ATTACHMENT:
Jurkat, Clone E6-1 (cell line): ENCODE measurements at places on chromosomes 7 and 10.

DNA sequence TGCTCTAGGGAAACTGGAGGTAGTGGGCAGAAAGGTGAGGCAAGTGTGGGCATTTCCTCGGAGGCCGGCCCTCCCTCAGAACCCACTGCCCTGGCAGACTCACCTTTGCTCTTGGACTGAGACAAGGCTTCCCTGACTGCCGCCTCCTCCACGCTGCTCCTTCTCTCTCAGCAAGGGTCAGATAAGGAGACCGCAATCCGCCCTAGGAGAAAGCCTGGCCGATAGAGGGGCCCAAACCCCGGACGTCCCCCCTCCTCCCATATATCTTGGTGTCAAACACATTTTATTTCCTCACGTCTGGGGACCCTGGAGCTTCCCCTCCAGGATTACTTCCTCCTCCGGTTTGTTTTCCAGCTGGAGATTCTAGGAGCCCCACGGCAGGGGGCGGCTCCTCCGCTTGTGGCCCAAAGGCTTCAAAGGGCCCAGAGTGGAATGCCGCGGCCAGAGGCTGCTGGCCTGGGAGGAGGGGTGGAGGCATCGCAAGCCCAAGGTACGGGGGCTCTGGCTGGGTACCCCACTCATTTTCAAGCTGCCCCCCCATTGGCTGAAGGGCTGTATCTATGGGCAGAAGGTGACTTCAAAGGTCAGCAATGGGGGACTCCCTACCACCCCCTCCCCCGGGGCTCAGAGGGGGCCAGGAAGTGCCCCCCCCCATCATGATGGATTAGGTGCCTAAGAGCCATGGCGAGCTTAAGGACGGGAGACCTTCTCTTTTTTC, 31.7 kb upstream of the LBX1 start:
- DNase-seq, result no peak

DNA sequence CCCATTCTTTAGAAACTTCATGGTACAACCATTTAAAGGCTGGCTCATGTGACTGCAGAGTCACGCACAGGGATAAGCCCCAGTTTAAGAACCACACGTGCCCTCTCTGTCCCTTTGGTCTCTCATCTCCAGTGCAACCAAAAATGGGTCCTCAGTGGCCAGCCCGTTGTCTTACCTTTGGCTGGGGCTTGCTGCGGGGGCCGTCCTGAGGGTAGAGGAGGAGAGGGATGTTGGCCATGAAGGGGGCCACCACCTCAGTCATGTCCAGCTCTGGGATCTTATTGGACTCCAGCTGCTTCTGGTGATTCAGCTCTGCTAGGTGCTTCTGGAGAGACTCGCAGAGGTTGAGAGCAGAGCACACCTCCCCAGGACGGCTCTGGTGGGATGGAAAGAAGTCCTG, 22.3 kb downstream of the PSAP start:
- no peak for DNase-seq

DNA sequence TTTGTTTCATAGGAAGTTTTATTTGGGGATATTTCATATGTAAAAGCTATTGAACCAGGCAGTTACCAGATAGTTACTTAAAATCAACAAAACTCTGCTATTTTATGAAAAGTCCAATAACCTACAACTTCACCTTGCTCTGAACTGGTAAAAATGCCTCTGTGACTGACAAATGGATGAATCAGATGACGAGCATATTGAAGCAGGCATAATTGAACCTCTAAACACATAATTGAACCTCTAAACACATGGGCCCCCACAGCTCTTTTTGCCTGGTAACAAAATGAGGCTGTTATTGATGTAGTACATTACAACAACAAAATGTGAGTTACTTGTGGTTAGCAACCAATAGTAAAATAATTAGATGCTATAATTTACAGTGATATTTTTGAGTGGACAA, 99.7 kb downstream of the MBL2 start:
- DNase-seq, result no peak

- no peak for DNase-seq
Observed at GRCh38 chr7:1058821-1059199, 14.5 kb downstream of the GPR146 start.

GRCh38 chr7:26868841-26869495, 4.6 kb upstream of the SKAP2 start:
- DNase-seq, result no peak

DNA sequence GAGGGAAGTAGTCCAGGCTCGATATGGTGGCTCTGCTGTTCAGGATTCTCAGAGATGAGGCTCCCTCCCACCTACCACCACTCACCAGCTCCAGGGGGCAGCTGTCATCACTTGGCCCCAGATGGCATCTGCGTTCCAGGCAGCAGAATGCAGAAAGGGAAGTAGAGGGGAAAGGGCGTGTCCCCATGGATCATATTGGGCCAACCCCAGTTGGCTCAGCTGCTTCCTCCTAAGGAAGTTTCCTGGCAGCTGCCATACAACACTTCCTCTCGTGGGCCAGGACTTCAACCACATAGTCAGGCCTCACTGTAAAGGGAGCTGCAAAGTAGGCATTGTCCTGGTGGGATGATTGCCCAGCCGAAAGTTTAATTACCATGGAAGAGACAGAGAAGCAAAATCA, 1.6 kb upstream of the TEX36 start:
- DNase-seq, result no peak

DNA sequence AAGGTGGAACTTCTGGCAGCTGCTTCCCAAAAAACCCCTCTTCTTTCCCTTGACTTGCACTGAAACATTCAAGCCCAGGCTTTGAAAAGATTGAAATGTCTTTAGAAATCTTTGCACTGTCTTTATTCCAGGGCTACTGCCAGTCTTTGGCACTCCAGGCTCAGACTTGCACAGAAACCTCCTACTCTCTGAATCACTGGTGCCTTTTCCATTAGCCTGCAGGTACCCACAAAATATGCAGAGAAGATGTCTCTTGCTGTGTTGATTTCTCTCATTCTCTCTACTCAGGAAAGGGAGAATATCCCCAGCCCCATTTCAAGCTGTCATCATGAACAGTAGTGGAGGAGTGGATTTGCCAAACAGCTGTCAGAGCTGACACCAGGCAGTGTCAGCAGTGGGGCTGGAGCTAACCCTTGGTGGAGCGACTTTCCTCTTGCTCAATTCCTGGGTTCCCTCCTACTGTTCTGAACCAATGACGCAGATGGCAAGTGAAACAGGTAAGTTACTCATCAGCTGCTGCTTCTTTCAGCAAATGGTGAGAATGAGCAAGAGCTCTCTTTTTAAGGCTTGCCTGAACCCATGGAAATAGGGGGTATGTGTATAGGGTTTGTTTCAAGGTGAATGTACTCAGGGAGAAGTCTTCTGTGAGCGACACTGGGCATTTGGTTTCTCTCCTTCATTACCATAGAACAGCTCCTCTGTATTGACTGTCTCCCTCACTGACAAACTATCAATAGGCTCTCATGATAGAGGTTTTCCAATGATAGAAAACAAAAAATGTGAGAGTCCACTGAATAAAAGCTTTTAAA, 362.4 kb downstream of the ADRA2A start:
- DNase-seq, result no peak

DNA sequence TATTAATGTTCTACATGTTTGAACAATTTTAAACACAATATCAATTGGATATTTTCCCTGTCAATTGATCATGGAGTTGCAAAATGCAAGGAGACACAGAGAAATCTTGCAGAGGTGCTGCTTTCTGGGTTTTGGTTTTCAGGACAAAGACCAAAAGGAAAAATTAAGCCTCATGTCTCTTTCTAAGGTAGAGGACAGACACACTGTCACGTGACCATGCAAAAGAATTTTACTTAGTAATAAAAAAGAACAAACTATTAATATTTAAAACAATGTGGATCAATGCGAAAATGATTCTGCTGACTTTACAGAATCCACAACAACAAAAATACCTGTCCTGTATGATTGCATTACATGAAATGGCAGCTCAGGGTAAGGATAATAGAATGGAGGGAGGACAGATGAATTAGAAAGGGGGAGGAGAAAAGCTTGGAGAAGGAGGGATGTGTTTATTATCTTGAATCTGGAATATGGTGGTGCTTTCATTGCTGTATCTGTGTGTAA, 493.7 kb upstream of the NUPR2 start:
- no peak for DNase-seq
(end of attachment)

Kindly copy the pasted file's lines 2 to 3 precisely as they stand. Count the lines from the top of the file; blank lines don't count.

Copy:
DNA sequence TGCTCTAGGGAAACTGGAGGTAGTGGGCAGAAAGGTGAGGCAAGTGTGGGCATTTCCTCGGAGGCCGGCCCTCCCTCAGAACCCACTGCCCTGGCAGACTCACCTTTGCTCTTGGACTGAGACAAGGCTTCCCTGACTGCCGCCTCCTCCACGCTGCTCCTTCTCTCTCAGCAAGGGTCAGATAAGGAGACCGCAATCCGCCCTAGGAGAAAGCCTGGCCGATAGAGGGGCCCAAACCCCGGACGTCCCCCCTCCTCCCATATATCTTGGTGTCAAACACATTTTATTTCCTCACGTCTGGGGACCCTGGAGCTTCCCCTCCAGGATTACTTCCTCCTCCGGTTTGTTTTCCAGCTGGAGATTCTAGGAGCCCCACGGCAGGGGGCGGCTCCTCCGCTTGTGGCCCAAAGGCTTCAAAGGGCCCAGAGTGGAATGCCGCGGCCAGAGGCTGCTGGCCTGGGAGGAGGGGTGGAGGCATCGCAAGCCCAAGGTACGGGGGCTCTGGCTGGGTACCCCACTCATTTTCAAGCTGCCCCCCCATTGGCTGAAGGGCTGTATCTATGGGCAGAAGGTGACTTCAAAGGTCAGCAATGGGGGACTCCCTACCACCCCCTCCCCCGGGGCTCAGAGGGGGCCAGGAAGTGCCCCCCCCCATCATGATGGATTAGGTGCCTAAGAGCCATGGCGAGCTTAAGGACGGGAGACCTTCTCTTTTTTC, 31.7 kb upstream of the LBX1 start:
- DNase-seq, result no peak